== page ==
Tag Archives: eerie

Corvidae

Late spring and the crows are stark against the pale sky. They skim the church and oak, chasing each other with harsh throated cries and stealing morsels from the ground. I am glad to see them. I thought they had forsaken us, the bell tower and me.

 

crows flying

 

Every year they build their nests up there above the bells and compose a discordant summer symphony as their hatchlings grow. Calls, old to young, young to old, a different peal, corvid campanology. The cycle completes as the fledglings fly, still babies but with ancient knowing in their eyes.

 

 

 

 

Gothic Nightmare

It’s National Poetry Day, so here’s a little offering from me. Sweet dreams!

 

The castle scowled on the hill,

Towers and turrets silhouetted by

Shards of lightning and a clouded moon.

Storm thickened darkness hung heavy,

Dragging on each fearful breath.

I followed the twisting path,

On and on, up and up,

Feet drawn by some other force.

Around me, the forest sighed, shifting,

Creeping closer,

Tired of waiting,

Hungry.

castle door

Photo by Judhi Prasetyo

 The castle waited, baited, dared,

Rain poured in torrents from rips in the sky,

Smoothed the stones but could not wash them clean.

Faint ghost glimmer in the windows

A sorry echo of light.

Fear choked, I tried to turn and run

But my feet betrayed me.

The arched door, old wood, rusting hinges,

One side open, as though I was expected.

I could feel it,

In the shadows,

Starving.

The apple tree and the fairy ring

Apple tree with daisies

The Apple Tree

At the end of the garden is an old apple tree, sacred as all apple trees are. Trunk straight and weather worn, branches reaching in one of nature’s perfect imperfect circles, lichen gilding the bark like silver moss. Now she has her green skirts on but soon they will become a rich array of pinks as the blossom opens. The bees will be happy when that happens. They will rest gently and drink from the tiny cups, loading up with gold before they move on, slow and drunken with sunshine.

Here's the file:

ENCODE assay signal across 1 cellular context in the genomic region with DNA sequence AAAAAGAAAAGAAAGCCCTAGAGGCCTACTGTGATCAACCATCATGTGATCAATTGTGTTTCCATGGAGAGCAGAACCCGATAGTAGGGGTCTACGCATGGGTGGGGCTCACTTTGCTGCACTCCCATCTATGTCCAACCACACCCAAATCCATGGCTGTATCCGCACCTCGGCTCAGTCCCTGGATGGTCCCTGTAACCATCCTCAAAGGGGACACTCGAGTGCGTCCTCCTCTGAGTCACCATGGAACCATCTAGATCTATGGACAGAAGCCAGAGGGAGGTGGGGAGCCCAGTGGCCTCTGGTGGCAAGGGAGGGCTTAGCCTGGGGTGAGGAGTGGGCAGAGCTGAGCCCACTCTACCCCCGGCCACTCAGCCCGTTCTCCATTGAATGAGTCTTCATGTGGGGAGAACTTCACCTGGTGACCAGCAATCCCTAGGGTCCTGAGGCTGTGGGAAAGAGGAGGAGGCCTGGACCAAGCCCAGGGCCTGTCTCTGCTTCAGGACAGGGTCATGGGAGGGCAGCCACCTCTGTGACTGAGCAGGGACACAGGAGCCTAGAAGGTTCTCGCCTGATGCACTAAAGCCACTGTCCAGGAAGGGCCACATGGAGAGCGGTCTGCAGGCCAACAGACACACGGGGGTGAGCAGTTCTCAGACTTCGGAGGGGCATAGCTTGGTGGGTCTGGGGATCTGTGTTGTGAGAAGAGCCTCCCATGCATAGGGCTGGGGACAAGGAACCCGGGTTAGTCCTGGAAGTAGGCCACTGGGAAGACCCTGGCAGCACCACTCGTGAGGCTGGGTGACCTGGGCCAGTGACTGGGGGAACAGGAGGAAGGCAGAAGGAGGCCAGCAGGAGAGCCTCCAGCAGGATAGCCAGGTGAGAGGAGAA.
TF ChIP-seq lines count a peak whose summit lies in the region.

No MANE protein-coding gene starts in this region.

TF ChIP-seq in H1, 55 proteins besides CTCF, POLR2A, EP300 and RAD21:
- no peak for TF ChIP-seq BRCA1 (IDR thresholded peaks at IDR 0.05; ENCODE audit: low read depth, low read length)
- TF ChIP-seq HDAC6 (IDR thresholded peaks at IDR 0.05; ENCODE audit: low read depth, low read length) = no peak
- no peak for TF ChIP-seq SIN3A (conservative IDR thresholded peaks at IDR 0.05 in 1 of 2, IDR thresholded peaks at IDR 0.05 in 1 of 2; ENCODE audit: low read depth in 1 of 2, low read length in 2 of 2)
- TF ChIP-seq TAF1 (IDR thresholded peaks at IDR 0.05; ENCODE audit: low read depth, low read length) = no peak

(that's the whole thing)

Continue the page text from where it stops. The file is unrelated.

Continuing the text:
Beneath the tree and in the grassy space beyond the faeries have been dancing secretly, late at night with only the moon to watch them. I know this because everywhere their feet have touched they have left their own tiny stars behind, like glitter in the grass. Except… we humans don’t see those stars in their true form. They look like daisies to us.

Bluebells

Bluebells among trees

Photo by Derek Harper

It’s that time of year when a purple mist appears in the woods and the banks, low over the grass and eerie in the twilight. The bluebells are ringing to call a faerie convention. Listen hard for it’s not easy to hear them. Still, they might raise goose bumps as you pass and somewhere inside, you may feel an echo of the chimes. The colour glows, broken by little luminous white stars and pink shocks of campion. Sit and watch the bells dance in the breeze but if they grow around oak trees be wary of the Oak Men, the protectors and inhabitants of the oak, who are none to fond of humans and their propensity to cut down trees with no justifiable reasons.